Dublin man loses defamation claim after removing tag from jersey

Circuit Court president says Derek Kenna was a man whose reputation was in tatters

A  man has lost a  defamation  claim  against a sports shop where, a court heard, he was caught removing a security tag from a Manchester United  jersey. File photograph: Getty Images

A man has lost a defamation claim against a sports shop where, a court heard, he was caught removing a security tag from a Manchester United jersey. File photograph: Getty Images

 

A Dublin man with 13 previous theft-related convictions has lost a €75,000 damages claim for defamation against a sports shop where, a court heard, he was caught removing a security tag from a Manchester United away jersey.

Derek Kenna claimed he had been doing his Christmas shopping in November 2014 at JD Sports, Henry Street, Dublin, when he was stopped by a staff member who accused him of having a device for removing security tags.

Kenna (40), of Ave Maria Road, Maryland, Dublin, said he had been with his son, who has Down Syndrome, and had been concerned that the boy was alone in the busy shop while he was being “physically mishandled and falsely imprisoned” by security guards.

Conor Kearney, counsel for shop owner John David Sports Fashion (Ireland) Ltd, told the court the defendant denied Kenna’s allegations. He said the store was certain Kenna had been trying to remove a tag from the sports jersey.

Community service

Circuit Court president Mr Justice Raymond Groarke heard Kenna had been arrested two months before the November incident after he had de-tagged an item in another JD Sports shop. He had pleaded guilty to shoplifting a Manchester United and a Barcelona jersey and had received a community service sentence.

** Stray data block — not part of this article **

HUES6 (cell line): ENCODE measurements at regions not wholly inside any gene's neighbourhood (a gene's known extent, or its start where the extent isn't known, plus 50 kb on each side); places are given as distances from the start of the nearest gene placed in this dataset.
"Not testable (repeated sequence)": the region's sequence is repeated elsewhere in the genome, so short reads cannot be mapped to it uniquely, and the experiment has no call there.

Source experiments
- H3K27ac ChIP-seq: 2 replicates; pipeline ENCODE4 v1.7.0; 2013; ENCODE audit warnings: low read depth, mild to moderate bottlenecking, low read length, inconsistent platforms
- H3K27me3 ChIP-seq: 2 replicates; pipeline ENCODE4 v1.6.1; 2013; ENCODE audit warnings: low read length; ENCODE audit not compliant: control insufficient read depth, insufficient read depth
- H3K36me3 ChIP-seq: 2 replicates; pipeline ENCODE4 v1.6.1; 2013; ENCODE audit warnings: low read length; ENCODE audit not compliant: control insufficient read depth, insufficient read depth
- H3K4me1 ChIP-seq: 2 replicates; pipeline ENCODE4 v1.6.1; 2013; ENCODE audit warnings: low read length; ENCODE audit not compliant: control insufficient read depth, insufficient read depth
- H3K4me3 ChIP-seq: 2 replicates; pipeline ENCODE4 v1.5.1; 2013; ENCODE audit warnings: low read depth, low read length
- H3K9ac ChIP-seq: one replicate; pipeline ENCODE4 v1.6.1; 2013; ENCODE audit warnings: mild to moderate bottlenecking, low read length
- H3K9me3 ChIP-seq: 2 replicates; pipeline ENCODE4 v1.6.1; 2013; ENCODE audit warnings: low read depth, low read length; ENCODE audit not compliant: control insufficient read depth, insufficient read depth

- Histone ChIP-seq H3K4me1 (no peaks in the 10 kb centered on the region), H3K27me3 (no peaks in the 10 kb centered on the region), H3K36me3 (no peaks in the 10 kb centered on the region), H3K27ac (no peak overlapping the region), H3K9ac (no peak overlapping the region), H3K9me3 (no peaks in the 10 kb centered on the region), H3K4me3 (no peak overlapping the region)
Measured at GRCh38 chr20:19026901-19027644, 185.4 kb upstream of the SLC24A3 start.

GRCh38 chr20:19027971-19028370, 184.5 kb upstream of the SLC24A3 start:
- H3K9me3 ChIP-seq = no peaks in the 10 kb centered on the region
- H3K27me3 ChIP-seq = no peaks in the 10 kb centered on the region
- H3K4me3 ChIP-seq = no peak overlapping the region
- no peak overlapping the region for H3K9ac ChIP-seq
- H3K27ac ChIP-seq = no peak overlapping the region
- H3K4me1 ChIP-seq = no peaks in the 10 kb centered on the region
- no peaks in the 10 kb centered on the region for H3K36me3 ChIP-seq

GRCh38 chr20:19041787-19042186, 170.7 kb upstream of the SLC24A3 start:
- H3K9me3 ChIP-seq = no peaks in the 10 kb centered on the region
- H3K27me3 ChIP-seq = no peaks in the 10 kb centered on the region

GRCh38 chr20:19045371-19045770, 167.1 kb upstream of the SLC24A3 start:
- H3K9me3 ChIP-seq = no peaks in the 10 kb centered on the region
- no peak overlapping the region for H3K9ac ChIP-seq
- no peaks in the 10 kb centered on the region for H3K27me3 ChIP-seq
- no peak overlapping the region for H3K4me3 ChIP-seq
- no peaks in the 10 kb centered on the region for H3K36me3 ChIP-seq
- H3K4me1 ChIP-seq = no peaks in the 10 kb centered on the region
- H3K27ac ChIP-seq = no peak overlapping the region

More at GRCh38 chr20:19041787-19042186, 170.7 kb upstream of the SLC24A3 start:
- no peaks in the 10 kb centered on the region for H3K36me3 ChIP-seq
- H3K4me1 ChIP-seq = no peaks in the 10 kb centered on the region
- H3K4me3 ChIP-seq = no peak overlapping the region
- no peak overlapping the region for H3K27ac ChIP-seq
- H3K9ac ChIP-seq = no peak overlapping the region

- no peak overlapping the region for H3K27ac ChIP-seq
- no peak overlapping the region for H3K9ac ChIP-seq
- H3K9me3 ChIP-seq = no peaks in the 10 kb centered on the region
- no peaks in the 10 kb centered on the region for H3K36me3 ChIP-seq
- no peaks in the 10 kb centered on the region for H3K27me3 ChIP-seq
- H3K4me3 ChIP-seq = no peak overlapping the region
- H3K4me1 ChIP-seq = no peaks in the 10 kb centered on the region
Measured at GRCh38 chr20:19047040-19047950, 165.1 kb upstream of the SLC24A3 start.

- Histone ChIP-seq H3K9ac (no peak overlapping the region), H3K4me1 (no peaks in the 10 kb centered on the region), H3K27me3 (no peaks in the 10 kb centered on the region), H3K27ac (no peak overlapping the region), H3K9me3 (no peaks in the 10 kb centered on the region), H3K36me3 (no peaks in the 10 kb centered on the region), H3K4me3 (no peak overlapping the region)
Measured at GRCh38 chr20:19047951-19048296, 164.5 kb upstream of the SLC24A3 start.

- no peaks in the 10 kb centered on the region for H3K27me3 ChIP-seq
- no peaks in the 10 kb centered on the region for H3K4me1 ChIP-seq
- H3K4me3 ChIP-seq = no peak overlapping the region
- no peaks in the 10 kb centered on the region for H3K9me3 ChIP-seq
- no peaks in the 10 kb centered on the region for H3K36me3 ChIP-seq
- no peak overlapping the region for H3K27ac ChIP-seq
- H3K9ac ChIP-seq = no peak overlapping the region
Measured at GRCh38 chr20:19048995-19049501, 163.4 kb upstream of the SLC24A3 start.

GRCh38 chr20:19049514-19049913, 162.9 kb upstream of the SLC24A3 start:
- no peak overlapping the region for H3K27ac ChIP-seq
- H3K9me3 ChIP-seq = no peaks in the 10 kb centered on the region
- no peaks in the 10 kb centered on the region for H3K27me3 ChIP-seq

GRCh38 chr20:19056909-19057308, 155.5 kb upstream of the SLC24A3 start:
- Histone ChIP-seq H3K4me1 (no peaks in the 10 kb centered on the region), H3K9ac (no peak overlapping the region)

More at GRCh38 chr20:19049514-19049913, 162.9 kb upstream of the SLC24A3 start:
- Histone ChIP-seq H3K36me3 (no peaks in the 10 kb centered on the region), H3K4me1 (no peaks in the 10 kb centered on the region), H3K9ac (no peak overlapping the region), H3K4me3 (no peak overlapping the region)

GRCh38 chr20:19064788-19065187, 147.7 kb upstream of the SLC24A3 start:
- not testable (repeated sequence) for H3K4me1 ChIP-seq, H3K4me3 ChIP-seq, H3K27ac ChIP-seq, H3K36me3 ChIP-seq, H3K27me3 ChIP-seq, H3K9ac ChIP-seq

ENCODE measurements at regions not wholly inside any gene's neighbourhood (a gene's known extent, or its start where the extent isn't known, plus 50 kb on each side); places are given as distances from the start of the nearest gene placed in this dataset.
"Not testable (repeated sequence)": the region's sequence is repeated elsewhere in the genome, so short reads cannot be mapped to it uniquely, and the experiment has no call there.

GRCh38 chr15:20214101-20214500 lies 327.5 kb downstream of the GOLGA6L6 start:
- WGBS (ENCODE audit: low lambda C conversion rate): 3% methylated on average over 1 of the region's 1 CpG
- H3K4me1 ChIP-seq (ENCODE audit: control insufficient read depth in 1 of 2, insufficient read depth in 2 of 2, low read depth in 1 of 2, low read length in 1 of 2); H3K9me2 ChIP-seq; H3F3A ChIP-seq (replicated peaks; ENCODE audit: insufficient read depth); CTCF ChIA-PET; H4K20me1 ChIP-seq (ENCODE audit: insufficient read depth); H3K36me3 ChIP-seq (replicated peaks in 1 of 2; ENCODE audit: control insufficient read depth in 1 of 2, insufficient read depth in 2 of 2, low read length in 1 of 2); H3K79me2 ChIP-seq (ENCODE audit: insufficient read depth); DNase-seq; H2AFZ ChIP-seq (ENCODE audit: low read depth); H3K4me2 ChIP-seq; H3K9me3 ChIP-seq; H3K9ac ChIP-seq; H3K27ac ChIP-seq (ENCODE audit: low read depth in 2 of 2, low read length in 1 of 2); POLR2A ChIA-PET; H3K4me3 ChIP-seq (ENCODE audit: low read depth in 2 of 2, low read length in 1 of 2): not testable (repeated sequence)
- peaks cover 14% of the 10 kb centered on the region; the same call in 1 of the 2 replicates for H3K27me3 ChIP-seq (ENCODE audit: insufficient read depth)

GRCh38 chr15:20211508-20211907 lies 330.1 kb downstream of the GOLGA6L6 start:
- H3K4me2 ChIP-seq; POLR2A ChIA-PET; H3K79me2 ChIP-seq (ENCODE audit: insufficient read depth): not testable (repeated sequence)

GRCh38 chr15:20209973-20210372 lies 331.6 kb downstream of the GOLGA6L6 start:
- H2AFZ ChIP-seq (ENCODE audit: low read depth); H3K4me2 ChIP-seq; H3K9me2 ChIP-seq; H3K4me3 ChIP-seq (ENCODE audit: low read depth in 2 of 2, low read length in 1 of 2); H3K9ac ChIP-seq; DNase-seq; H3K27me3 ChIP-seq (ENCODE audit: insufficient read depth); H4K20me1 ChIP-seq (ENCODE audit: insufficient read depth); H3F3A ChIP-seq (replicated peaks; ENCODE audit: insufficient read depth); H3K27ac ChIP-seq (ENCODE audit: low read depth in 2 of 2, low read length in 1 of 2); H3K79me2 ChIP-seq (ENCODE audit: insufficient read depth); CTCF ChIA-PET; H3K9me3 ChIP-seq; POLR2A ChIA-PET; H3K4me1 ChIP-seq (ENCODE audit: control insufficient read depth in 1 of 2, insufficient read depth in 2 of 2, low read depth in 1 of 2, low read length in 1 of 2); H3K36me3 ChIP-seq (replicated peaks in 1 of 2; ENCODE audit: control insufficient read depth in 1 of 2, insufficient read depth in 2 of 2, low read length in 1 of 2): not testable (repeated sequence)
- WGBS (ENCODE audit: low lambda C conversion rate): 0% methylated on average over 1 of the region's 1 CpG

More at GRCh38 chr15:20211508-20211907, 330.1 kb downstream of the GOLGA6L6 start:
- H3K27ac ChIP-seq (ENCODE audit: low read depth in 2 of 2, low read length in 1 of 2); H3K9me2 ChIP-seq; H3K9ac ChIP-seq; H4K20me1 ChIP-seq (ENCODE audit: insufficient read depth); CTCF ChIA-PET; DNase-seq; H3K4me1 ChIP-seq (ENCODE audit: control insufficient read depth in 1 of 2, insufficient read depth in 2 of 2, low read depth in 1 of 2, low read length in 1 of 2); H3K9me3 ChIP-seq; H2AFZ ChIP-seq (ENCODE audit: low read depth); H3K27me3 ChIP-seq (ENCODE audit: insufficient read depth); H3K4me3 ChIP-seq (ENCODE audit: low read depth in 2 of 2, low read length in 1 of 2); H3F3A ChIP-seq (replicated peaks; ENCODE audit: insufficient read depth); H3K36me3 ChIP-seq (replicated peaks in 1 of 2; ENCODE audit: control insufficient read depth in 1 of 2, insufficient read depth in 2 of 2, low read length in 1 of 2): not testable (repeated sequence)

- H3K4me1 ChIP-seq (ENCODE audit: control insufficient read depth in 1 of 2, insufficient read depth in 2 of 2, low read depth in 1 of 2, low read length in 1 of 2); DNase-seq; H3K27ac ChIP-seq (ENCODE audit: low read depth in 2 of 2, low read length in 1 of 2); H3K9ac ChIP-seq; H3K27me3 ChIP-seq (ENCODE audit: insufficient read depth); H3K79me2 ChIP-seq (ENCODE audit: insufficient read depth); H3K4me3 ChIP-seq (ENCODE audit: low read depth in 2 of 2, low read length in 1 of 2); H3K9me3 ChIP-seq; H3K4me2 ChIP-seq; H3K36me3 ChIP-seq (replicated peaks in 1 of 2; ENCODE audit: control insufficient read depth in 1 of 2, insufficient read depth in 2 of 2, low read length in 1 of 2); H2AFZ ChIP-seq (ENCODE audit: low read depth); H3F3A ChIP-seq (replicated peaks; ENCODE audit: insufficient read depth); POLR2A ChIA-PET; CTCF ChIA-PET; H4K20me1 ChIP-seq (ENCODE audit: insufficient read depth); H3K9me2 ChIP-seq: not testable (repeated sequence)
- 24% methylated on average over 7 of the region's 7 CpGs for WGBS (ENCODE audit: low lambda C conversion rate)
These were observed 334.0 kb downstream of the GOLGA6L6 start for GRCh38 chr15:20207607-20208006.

“You have 13 theft-related convictions and we can assume that there had been many more incidents, but you just got away with them,” Mr Kearney told Kenna during cross-examination.

“You are claiming in these proceedings that your reputation has been damaged, but I’m putting to you that, as someone who was engaged in a series of thefts and de-tagging incidents, you do not have a reputation to damage.”

Staff member Adam Crawford told Mr Kearney, who appeared with Shaffrey Solicitors for JD Sports, that he saw Kenna leaning in and de-tagging a jersey. He said that, when he approached him, Kenna’s left hand, allegedly holding the de-tagger, disappeared behind his back.

Mr Crawford asked him to show his hands and then empty his pockets. He had not seen the device in Kenna’s pockets and was unsure if he had “passed it on”.

Guards intervened

The court heard that two security guards intervened and asked Kenna to open his shopping bags in which he had one item from another sports shop and an empty JD Sports bag.

Mr Crawford said that after Kenna had left JD Sports he found the security tag had been removed from the Manchester United jersey. He had found the tag on another Man United “away” jersey had been loosened and was 100 per cent certain he had seen Kenna with a de-tagger.

Circuit Court president Mr Justice Raymond Groarke said Kenna was a man whose reputation was in tatters given his previous record for shoplifting.

“I don’t have to tell him that, he knows that himself,” Judge Groarke said.

He said Mr Crawford appeared to him to be a careful and compelling witness whose attention had been drawn “to this experienced shoplifter” because of what he was doing in the shop.

Judge Groarke made an order for costs against Kenna.